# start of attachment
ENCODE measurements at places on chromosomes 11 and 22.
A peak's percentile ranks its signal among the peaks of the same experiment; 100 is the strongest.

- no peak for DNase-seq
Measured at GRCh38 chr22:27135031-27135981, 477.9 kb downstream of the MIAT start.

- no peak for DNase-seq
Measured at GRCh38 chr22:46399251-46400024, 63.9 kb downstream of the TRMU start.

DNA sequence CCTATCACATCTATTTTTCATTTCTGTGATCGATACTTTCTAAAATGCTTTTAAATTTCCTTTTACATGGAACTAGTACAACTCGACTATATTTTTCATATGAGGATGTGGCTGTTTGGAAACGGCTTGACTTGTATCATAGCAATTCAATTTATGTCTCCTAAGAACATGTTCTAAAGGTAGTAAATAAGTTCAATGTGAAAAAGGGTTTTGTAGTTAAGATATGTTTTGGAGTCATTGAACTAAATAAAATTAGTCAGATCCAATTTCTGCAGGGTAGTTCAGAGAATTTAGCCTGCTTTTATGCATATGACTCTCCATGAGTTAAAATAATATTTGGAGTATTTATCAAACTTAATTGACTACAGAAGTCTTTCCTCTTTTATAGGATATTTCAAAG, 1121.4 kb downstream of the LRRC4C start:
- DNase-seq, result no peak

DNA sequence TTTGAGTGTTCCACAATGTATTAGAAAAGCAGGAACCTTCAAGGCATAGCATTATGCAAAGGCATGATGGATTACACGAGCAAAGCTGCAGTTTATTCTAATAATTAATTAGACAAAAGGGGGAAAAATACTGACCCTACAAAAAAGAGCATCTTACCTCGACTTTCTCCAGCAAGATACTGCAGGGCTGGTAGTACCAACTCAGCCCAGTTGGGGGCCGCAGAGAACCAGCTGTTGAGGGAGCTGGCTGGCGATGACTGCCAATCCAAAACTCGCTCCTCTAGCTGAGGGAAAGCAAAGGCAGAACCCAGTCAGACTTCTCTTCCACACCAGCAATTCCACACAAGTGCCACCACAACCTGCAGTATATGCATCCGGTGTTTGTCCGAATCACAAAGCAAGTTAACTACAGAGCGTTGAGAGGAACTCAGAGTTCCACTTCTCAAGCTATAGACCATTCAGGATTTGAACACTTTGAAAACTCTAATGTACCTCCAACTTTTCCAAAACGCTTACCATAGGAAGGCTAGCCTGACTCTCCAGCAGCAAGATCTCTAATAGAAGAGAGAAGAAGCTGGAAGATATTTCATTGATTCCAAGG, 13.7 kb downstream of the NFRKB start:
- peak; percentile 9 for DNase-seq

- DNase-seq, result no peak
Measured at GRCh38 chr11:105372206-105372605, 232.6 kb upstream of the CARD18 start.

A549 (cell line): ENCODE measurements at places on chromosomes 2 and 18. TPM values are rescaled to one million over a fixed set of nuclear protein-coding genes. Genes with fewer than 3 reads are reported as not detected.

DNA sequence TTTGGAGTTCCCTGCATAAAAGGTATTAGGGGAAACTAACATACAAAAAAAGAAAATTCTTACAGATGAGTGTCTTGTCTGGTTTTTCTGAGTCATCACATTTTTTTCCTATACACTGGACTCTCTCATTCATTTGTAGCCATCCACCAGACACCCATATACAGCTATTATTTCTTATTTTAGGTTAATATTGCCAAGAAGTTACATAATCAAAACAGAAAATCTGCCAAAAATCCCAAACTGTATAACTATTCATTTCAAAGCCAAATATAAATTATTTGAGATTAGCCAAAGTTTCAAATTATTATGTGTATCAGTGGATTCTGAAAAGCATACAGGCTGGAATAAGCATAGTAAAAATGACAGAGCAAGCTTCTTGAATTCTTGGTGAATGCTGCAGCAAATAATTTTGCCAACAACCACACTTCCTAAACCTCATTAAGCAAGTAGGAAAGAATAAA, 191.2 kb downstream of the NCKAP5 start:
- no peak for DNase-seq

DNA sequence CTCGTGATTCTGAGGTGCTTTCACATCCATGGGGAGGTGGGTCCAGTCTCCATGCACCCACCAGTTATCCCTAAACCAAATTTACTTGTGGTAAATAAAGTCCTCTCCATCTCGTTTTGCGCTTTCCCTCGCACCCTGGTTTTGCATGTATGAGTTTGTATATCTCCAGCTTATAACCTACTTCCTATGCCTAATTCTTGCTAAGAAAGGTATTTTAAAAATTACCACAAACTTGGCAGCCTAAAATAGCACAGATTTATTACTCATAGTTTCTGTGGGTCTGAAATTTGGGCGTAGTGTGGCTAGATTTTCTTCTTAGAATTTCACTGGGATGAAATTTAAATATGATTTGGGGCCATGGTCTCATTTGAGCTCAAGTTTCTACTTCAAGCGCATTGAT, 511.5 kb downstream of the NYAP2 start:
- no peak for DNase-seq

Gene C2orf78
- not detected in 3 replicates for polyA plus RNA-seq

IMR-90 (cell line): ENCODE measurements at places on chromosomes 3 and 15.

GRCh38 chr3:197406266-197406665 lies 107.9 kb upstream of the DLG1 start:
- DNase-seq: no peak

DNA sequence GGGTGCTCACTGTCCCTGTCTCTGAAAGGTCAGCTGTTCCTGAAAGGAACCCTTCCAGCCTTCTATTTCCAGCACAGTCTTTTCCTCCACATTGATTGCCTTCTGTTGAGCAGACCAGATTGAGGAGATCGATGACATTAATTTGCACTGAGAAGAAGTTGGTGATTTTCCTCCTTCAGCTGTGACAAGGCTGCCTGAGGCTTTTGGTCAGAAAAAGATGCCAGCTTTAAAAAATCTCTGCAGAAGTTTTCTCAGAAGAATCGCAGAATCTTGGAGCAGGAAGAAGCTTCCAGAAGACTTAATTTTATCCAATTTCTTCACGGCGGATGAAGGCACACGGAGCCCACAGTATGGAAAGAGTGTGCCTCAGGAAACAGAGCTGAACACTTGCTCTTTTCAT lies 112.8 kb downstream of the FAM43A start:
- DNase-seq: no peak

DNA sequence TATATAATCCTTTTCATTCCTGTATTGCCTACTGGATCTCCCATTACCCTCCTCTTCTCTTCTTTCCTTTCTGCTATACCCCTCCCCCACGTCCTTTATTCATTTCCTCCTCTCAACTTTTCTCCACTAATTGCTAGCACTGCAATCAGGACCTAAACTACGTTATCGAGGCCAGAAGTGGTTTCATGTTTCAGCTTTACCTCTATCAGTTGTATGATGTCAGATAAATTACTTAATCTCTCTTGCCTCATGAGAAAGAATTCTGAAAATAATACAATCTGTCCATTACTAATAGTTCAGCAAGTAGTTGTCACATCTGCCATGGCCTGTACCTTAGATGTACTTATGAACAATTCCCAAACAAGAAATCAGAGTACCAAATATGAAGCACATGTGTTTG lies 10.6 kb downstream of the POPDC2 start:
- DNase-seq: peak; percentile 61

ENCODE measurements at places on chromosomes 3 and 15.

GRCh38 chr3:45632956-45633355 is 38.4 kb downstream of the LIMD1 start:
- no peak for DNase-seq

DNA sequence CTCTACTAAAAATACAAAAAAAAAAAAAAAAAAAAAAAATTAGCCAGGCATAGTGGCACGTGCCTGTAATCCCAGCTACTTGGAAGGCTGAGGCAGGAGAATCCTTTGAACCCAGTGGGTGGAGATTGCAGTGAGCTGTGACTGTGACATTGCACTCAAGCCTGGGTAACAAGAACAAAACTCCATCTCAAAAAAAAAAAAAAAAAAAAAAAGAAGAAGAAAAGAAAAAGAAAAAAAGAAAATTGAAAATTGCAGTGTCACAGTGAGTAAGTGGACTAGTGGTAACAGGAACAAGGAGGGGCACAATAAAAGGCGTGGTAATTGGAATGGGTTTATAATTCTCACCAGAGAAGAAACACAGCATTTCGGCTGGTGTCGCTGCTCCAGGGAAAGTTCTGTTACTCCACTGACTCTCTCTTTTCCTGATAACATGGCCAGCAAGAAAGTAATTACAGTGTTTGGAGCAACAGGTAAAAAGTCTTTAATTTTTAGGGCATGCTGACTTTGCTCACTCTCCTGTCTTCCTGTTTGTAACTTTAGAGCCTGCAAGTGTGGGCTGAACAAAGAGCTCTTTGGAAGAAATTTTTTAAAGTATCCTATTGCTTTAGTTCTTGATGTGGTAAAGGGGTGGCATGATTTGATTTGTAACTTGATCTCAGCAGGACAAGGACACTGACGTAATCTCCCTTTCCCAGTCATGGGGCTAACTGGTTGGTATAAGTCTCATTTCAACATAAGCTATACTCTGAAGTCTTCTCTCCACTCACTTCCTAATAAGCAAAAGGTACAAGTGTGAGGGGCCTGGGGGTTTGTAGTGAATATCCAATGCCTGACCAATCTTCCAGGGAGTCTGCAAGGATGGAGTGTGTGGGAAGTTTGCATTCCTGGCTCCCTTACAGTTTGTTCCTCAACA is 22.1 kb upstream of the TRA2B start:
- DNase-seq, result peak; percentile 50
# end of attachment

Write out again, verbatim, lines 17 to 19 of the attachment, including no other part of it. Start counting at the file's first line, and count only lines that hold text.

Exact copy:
- no peak for DNase-seq

Gene C2orf78
- not detected in 3 replicates for polyA plus RNA-seq